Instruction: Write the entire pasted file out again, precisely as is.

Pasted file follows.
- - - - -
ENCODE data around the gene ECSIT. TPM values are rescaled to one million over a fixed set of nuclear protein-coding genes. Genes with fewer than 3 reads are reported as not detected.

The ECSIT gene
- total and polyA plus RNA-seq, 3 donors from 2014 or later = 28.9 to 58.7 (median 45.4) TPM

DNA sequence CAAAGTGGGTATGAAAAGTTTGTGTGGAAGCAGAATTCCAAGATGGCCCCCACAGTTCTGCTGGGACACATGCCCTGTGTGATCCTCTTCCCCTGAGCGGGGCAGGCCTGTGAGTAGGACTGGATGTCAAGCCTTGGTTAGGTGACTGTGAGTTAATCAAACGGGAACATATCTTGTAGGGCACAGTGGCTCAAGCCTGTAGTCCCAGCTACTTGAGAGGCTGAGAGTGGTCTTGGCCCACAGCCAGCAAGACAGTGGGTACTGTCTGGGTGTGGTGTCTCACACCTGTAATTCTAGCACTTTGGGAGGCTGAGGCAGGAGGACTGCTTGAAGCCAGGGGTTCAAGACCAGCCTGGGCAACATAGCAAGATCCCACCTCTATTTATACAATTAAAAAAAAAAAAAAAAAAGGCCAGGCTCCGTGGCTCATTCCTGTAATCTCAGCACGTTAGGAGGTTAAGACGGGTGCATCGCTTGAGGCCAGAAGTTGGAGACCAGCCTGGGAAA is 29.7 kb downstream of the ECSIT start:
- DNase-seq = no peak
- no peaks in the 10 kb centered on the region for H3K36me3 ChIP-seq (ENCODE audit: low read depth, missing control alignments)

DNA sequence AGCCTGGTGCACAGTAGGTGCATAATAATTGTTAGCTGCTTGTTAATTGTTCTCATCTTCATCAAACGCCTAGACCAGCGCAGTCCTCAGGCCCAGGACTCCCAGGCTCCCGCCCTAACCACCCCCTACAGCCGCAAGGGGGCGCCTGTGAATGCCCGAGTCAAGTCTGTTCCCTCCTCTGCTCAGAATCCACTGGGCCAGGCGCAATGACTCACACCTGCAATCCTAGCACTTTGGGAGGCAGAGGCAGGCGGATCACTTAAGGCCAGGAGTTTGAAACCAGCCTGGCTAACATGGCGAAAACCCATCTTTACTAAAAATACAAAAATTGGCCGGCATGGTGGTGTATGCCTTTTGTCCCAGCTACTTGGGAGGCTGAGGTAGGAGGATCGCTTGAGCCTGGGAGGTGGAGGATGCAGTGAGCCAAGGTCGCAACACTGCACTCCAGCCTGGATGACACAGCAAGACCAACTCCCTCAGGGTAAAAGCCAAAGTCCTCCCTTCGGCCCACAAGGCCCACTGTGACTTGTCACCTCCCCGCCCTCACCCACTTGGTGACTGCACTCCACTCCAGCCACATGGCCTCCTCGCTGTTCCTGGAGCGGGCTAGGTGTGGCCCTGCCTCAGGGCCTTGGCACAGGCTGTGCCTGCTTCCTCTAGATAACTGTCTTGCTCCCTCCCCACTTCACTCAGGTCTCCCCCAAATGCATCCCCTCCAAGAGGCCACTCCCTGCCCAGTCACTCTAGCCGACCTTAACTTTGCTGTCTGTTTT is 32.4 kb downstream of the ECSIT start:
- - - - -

ENCODE data around the gene ECSIT. TPM values are rescaled to one million over a fixed set of nuclear protein-coding genes. Genes with fewer than 3 reads are reported as not detected.

The ECSIT gene
- total and polyA plus RNA-seq, 3 donors from 2014 or later = 28.9 to 58.7 (median 45.4) TPM

DNA sequence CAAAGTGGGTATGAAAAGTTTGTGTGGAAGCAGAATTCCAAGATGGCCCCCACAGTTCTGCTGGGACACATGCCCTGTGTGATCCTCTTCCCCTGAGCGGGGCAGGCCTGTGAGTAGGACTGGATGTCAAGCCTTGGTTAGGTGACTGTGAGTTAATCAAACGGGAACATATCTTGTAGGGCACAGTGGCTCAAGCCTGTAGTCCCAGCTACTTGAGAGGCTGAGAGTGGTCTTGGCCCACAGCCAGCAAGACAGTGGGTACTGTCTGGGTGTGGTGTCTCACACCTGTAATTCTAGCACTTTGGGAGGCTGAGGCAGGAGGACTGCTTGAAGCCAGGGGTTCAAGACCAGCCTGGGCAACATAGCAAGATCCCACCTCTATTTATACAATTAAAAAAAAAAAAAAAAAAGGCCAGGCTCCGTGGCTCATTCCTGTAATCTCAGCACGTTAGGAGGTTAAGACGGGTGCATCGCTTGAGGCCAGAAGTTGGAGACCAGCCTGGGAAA is 29.7 kb downstream of the ECSIT start:
- DNase-seq = no peak
- no peaks in the 10 kb centered on the region for H3K36me3 ChIP-seq (ENCODE audit: low read depth, missing control alignments)

DNA sequence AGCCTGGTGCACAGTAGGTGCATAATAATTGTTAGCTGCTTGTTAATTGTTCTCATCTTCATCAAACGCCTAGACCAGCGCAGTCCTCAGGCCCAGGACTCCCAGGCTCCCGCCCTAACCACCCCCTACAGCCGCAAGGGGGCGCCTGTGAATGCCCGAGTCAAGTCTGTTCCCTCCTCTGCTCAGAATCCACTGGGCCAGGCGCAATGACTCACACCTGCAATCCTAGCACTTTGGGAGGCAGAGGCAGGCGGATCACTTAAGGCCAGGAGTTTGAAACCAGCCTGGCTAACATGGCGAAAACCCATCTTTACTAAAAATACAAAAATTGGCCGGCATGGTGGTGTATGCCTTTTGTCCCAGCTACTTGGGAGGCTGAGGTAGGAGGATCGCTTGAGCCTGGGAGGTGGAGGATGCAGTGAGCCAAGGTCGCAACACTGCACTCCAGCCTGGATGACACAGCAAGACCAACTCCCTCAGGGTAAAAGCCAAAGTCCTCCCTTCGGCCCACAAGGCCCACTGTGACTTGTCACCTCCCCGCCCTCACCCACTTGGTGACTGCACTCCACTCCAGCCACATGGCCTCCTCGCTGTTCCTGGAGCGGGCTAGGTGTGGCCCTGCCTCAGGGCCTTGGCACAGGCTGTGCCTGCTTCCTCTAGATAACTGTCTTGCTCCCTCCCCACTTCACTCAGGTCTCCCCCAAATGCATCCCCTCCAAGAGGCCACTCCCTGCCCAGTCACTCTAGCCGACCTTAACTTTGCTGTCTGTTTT is 32.4 kb downstream of the ECSIT start: